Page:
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What is an Actuary?

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I was surprised when I Googled the term to find that there are so many kinds of actuaries. There are scores of subdisciplines in which actuaries are the notable characters, each making calculations on the risk in a given situation as against, say, cost or even more likely profit. Actuaries are profit prophets. They are bright, industrious, learned, reasonably well-rounded mathematicians with a general deficit in social graces attributable probably to the nature of their work and, as things like this go, probably due to a wisp of Aspergers, too. Actuaries are not risk managers, however, for they do not control the processes, structure, or dynamics of any situation they are asked to calculate and assess. This turns out to be an important point. Actuaries work for insurance companies throughout the world mainly because they are paid very handsomely for their work. Wiki says that being an actuary is one of the top five jobs in the world from the standpoints of stress, income, dignity, and a whole host of other parameters that people generally use to assess the desirability of an occupation. I am not writing to upset that applecart, but only to make a point that actuaries are limited, by definition, to making global decision tables that result in others ... sales people generally ... making decisions on whether you or someone else gets insurance and at what dollar cost. So, for instance, the folks at Lloyd's of London employ actuaries who know the mathematics of transshipment technology (which changes daily, by the way) and so know how much to charge Exxon for shipping a several million gallons of Liberian petroleum to the refineries in coastal Texas. Actuaries do not hire ships' masters or crews, nor do they plot courses, inspect generators, mind the helm, or even check the sobriety of persons involved in relatively slow-moving vessels plying the sea lanes of the world. Actuaries produce a mathematics that applies to a continuum of contingencies for a large class of situations. They cannot and do not know (or even care) about individuals. In other words, actuaries are statisticians, who like intelligence testers can tell you that at a certain age a certain small percentage of the fifth graders in America will answer correctly 99 out of a 100 questions in a "standardized" examination (free of cultural biases and presented in normal vocabulary). If a school psychologist tests your child five times and the result is that he or she is in the 99th percentile every time, you can bet (but not actually know) that your child is a genius. The child may have other characteristics that will play out to mask the good test-taking skill. Actuaries are used by insurance companies throughout the world. The rest of the industrialized world, however, has health care, so we are not interested particularly in what they do. We are interested in domestic American insurance companies who are attempting (successfully) to extend the meaning and purview of actuaries from broad statistical situations to individual cases. What I am saying is that insurance companies, very profitable companies based on the work of actuaries, use actuarial information as if it pertained to individuals ... or to use the earlier example, insurance companies attempt to make decisions about individual health care and thus are attempting to hire the ship's master, crew, steer the course, mind the helm, and decide whether or not the ship goes to Texas or to Louisiana refineries. How could statistical information be used so pointedly. If they simply said that transplanting a kidney in an 80 year old patient with COPD, hypertension, and supporating bedsores has an average three year benefit ending in mortality, then others with some idea of this particular person, his family, and his activities in the world could make the decision. Insurance companies for all their accumulated lore and experience should not. (But they do.) So, what makes insurance companies try to slip this notion of statistical precision at the level of individuals over on an entire nation? You ask? Of course it is that insurance is a hugely profitable industry, one in which local agents and corporate executives get paid huge sums of money annually for deciding to use actuarial tables or not. They do use them, because actuaries ARE ABLE to calculate broad patterns of situations involving millions of people. Insurance companies make so much money at insuring things, people, lives, body parts, etc., that it only makes sense for them to persuade Congress to keep the playing field tilted their direction. Virtually every member of Congress is beholding at one level or more to various parts of the insurance industry, so the decision on whether there will be a Public Health Care Option or not is already half decided (squelched). The only reason it is not completely out of the conversation is that the President and many others have said that a Public Option is the only real way to hold down costs. Let's say a country like ours has among its various programs of health care a Public Option, that is, a publically owned and operated insurance carrier that employs both actuaries and medical personnel to help local doctors make decisions about specific health care options for individuals. Such an organization would quickly reveal the astoundingly profitable nature of insurance when large numbers of insured patrons are involved. (Remember: the first rule of for-profit enterprise is REPS, repetitions, repeating situations, repeating and proliferating requests and decisions to buy.) Everyone knows that the role of the Public Option is to cut down on the profitability of medical insurance companies. They know it, we know it, but we seem to be caught on some strange point of indecision about it. What? The indecision is this: will I (Joe or Sally Congressperson) have enough money to run for office next term if I screw the insurance companies? Politicians are not geniuses; they don't know how much they will need to run again. They don't know who the competition will be. They tend to take the safe routes ... the personal aggrandizement route ... the way of the conservative which means that if they can concoct a reason for not doing something that might shave a few dollars off their campaign fund, they will concoct it with alacrity. There are several petitions circulating this week to let the Congress know that as their perform their own little actuarial task of assessing the risk to themselves, they should know that millions of Americans are fed UP TO HERE with their feckless egoism and inept representation. I heartily recommend this one at the Democracy for America website endorsed by Dr. Howard Dean, former Governor of Vermont and former Chairman of the Democratic National Committee. Click on that link and add your name to the petition. Congress needs to know what we individuals think about the Public Option for national health care. JB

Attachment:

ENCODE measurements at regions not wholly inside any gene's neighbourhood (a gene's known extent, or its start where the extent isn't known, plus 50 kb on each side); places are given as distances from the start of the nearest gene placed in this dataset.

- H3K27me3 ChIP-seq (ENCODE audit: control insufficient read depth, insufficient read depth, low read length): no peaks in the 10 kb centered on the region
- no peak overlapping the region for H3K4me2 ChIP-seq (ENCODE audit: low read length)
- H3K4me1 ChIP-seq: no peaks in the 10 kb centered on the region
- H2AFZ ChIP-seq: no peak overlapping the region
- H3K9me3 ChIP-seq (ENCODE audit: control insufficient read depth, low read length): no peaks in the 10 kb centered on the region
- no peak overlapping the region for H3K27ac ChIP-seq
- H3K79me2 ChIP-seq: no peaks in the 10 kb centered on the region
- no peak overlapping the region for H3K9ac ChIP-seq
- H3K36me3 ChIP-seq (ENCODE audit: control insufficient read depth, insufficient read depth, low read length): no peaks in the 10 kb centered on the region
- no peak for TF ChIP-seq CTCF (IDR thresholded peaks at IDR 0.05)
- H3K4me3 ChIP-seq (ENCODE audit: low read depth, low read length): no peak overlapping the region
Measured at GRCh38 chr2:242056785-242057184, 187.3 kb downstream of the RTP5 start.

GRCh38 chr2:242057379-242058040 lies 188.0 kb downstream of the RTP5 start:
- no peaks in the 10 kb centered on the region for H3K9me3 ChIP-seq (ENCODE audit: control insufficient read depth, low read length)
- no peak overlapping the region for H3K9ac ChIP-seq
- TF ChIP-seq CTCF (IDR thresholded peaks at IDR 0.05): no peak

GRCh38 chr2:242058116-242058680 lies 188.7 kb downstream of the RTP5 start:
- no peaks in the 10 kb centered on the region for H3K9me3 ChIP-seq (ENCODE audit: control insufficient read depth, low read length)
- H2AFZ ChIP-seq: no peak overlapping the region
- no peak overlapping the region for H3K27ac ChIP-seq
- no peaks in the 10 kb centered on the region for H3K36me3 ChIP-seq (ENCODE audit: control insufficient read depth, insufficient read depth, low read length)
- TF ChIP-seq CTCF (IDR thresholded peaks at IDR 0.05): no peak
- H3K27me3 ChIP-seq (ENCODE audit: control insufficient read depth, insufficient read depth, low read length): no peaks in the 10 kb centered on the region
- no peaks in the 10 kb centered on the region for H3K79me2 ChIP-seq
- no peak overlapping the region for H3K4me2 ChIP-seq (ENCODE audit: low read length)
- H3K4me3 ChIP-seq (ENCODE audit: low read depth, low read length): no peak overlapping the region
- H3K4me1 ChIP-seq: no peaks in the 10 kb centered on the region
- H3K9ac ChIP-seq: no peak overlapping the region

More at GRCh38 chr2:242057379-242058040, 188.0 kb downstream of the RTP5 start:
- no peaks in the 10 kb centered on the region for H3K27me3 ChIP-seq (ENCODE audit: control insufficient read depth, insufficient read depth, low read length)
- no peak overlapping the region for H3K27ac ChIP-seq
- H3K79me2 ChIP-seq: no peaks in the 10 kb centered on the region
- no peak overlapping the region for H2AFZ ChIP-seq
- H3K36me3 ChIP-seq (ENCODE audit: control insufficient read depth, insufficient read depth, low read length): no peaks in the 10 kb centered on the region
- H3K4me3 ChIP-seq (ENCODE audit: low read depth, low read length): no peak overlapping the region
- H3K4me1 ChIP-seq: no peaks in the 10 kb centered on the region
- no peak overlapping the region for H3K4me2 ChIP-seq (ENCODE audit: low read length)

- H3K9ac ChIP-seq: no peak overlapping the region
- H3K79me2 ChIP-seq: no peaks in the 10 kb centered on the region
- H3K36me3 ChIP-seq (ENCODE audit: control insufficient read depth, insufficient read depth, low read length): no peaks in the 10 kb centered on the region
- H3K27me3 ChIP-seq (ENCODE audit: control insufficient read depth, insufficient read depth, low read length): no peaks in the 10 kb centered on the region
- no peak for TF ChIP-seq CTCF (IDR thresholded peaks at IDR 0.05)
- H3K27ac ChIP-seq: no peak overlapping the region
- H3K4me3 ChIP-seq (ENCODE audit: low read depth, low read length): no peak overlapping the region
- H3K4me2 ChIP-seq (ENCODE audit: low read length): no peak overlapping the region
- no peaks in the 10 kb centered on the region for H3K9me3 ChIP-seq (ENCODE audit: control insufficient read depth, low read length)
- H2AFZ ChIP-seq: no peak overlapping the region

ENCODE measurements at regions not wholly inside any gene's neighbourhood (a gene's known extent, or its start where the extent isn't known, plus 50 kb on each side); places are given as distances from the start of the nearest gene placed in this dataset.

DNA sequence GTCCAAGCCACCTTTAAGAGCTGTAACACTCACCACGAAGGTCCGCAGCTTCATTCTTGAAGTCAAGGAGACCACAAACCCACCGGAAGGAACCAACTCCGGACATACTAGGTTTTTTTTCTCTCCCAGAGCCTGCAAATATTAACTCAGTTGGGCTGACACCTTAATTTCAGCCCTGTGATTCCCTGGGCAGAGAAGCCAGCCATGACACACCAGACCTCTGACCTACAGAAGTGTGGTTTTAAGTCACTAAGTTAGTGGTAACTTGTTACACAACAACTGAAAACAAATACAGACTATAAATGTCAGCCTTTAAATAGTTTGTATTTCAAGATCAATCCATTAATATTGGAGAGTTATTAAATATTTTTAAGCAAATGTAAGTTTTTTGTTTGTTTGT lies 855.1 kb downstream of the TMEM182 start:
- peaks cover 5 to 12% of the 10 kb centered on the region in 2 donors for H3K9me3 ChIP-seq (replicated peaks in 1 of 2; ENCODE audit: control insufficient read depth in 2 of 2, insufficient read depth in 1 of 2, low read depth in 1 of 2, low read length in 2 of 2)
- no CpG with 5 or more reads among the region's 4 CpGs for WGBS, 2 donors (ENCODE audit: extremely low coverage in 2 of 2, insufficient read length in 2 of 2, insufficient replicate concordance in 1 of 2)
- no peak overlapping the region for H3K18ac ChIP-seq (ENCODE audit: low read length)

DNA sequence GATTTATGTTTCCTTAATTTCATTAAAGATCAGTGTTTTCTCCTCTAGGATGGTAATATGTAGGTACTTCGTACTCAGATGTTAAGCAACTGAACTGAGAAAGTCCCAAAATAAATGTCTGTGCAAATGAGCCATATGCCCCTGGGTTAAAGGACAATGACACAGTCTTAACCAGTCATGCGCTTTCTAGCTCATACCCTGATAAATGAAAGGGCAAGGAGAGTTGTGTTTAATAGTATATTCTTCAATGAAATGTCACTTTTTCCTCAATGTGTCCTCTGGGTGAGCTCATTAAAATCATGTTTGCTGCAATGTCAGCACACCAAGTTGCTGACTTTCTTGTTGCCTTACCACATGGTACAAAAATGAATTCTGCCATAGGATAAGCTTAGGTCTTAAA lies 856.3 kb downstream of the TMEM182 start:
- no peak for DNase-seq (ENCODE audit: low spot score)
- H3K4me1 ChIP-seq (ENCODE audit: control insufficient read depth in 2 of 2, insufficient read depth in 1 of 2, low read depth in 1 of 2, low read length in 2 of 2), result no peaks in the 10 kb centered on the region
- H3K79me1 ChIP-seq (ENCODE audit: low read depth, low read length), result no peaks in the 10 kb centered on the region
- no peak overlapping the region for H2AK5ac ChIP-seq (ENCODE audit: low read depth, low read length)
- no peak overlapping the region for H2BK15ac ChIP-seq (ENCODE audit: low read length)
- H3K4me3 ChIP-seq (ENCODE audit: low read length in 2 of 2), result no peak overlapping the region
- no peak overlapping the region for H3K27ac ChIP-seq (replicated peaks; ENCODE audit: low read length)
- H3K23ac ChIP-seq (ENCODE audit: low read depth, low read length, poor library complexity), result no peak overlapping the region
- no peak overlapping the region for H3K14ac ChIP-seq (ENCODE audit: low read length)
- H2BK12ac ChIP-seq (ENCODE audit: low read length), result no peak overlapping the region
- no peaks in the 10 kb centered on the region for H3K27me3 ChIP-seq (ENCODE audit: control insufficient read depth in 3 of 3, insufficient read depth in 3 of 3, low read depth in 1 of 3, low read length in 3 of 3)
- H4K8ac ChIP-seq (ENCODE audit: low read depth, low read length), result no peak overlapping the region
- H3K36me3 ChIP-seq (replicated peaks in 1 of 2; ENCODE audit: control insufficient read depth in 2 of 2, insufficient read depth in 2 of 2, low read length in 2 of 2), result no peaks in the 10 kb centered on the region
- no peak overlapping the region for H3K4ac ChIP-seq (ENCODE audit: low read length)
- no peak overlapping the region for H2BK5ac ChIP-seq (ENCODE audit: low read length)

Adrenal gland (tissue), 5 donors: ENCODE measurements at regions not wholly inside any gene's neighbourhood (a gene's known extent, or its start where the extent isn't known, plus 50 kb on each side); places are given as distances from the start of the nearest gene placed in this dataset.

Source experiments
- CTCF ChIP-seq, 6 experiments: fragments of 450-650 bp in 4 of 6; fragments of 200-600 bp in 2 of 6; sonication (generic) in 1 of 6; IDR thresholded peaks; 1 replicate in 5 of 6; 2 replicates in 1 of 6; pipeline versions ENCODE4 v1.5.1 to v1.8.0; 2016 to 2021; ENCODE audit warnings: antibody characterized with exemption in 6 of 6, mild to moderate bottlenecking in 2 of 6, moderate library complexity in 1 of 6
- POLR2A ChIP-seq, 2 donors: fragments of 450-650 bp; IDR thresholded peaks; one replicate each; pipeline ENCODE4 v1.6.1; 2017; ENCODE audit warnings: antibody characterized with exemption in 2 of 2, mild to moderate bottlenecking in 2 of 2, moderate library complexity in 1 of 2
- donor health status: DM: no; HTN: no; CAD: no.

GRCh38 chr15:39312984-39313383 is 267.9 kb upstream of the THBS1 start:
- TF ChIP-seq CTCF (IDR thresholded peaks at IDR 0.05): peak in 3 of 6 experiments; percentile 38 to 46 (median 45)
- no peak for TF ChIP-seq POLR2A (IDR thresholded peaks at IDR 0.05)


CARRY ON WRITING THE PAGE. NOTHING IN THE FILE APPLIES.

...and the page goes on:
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James R. Brett, Ph.D. taught Russian History before (and during) a long stint as an academic administrator in faculty research administration. His academic interests are the modern period of Russian History since Peter the Great, Chinese (more...)